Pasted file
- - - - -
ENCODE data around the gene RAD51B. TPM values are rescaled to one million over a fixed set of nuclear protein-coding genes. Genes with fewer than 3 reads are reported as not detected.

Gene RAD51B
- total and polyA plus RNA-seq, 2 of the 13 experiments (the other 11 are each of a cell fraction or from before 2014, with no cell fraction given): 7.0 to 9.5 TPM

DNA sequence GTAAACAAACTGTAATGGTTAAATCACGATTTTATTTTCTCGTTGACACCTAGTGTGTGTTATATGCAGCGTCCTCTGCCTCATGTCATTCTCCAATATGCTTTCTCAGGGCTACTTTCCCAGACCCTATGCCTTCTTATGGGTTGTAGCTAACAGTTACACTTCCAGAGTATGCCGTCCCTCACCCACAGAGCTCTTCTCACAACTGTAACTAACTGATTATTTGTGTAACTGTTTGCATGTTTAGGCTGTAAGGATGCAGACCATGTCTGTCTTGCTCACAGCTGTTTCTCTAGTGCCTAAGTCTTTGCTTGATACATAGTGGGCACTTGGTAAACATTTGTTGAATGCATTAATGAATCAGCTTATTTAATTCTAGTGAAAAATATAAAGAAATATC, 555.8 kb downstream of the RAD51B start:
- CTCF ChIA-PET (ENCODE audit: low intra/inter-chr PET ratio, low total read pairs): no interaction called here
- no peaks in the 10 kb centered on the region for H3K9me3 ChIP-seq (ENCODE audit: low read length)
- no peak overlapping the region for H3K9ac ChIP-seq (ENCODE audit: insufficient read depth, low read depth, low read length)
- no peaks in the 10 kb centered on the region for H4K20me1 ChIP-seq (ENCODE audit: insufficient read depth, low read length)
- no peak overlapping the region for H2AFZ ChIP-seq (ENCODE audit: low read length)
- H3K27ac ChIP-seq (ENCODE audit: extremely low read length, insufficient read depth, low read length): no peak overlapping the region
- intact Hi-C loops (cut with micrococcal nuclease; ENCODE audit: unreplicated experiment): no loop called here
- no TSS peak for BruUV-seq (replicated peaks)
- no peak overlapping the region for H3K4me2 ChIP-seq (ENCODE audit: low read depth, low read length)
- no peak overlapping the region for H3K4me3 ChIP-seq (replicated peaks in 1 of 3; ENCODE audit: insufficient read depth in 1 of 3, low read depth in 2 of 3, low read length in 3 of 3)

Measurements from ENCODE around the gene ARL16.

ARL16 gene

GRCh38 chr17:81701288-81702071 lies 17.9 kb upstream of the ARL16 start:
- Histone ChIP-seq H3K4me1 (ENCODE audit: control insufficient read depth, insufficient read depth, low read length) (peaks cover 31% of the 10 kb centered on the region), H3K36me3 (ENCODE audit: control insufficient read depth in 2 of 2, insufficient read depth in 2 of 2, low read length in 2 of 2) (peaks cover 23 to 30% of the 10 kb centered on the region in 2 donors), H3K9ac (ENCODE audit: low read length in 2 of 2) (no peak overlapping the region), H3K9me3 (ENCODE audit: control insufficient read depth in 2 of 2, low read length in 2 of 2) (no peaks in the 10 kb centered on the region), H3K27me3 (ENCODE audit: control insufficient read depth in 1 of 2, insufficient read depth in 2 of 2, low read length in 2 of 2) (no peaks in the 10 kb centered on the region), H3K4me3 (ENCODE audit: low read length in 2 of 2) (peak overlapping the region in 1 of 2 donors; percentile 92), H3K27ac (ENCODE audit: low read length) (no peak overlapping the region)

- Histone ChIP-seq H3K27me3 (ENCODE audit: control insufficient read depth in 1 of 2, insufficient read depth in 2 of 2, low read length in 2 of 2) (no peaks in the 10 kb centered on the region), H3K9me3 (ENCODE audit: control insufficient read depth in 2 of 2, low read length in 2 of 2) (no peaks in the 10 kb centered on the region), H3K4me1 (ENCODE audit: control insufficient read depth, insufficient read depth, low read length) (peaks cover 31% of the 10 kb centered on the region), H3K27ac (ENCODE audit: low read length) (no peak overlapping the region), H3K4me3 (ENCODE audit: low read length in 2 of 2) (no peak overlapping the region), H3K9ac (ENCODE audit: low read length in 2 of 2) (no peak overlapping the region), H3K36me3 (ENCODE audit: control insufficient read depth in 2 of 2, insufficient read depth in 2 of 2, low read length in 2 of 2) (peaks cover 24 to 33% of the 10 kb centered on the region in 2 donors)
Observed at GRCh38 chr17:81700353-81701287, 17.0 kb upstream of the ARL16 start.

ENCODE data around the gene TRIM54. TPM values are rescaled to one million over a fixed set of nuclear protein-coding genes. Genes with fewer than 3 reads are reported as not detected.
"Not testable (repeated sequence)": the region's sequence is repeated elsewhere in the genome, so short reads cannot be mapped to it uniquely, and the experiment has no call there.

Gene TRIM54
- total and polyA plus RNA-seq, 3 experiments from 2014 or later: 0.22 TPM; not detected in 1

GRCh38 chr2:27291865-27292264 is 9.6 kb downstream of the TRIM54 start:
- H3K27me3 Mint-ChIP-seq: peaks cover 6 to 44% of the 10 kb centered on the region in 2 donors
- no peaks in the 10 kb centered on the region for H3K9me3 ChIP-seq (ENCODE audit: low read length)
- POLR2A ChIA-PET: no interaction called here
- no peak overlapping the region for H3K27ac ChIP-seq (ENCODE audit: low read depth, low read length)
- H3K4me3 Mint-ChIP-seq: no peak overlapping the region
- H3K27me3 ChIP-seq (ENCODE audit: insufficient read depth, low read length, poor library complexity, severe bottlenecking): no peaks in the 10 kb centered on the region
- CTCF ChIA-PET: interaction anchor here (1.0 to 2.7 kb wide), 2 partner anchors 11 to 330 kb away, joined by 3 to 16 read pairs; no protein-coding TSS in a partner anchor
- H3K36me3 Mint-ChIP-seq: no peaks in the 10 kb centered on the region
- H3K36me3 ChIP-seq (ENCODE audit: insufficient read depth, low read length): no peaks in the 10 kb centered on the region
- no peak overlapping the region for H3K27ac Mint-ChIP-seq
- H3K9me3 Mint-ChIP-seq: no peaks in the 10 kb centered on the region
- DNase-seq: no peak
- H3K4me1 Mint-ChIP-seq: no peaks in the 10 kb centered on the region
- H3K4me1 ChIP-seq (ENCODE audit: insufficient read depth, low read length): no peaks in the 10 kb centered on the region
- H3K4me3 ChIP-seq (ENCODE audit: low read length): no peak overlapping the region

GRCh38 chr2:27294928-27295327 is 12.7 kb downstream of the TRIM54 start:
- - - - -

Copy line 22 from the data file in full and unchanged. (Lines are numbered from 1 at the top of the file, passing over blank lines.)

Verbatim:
"Not testable (repeated sequence)": the region's sequence is repeated elsewhere in the genome, so short reads cannot be mapped to it uniquely, and the experiment has no call there.